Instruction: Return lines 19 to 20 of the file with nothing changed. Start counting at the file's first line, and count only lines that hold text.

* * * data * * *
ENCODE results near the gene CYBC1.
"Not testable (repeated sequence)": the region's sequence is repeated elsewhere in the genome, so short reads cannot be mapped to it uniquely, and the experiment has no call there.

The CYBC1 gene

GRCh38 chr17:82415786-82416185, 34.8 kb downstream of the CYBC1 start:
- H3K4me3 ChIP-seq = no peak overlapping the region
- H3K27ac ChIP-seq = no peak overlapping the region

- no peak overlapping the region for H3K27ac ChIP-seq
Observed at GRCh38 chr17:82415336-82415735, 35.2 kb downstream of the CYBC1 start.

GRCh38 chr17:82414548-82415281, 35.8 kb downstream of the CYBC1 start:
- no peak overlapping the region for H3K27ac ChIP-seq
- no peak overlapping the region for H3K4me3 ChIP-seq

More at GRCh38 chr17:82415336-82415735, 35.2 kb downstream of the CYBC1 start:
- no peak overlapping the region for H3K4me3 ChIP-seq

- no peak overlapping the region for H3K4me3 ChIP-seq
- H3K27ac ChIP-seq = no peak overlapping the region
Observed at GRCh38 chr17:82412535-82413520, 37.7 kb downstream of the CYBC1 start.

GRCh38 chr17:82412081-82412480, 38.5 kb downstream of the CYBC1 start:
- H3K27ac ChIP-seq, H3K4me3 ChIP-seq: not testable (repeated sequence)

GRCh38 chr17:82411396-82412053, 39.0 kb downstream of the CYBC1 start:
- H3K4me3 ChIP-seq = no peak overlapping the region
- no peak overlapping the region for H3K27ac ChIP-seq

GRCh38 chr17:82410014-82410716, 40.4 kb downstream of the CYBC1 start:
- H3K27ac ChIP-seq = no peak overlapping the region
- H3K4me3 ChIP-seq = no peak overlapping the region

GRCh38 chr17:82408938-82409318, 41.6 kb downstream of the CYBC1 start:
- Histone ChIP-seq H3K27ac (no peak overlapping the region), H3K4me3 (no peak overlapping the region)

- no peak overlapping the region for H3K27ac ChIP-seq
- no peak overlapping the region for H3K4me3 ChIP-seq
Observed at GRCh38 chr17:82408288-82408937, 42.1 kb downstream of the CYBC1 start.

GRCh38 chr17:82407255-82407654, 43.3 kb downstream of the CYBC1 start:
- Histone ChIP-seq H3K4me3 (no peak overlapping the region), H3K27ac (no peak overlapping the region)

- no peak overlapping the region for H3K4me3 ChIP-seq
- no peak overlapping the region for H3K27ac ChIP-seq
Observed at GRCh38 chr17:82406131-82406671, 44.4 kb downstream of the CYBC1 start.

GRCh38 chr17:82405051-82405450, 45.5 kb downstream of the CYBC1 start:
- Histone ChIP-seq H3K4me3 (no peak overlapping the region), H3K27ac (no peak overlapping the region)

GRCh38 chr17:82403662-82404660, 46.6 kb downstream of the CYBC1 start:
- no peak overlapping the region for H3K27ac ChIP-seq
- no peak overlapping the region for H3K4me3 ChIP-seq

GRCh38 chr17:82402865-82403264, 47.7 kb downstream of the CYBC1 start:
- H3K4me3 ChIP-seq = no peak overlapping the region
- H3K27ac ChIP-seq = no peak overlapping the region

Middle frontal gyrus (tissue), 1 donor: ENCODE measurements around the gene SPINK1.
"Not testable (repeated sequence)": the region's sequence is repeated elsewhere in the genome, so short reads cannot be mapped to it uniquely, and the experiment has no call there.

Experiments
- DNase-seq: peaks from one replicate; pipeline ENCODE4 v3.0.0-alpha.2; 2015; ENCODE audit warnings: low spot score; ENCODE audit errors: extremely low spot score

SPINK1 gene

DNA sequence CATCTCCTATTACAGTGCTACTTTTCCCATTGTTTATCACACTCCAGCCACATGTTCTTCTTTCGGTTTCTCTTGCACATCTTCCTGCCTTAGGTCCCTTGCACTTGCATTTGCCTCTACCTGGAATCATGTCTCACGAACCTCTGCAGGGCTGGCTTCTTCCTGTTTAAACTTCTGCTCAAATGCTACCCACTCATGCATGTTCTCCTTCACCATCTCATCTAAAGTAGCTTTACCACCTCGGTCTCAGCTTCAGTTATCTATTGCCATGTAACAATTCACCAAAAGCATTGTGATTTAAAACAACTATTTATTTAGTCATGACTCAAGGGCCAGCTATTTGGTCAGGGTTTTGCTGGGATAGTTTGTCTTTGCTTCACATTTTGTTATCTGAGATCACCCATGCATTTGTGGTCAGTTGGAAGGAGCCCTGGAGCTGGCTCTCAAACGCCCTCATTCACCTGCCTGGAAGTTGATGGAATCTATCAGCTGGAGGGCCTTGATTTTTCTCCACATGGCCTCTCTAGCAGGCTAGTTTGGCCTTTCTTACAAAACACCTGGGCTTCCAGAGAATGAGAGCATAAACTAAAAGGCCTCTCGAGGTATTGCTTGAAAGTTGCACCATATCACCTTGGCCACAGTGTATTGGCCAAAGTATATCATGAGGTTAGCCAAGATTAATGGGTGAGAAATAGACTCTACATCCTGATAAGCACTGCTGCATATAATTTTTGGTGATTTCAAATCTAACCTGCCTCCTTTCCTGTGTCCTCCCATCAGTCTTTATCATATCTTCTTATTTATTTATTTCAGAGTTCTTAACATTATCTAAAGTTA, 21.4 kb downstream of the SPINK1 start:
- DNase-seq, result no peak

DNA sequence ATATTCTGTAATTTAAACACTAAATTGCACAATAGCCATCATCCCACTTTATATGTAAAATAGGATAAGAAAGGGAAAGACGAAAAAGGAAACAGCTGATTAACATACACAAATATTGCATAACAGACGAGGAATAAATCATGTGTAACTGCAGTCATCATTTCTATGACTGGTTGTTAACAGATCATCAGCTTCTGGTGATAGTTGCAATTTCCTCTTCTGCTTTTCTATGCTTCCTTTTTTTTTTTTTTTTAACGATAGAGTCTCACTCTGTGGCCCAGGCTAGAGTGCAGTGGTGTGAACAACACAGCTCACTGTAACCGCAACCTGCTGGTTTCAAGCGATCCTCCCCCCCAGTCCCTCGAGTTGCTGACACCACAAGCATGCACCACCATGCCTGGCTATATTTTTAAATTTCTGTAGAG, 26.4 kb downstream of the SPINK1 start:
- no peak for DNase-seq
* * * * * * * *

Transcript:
GRCh38 chr17:82411396-82412053, 39.0 kb downstream of the CYBC1 start:
- H3K4me3 ChIP-seq = no peak overlapping the region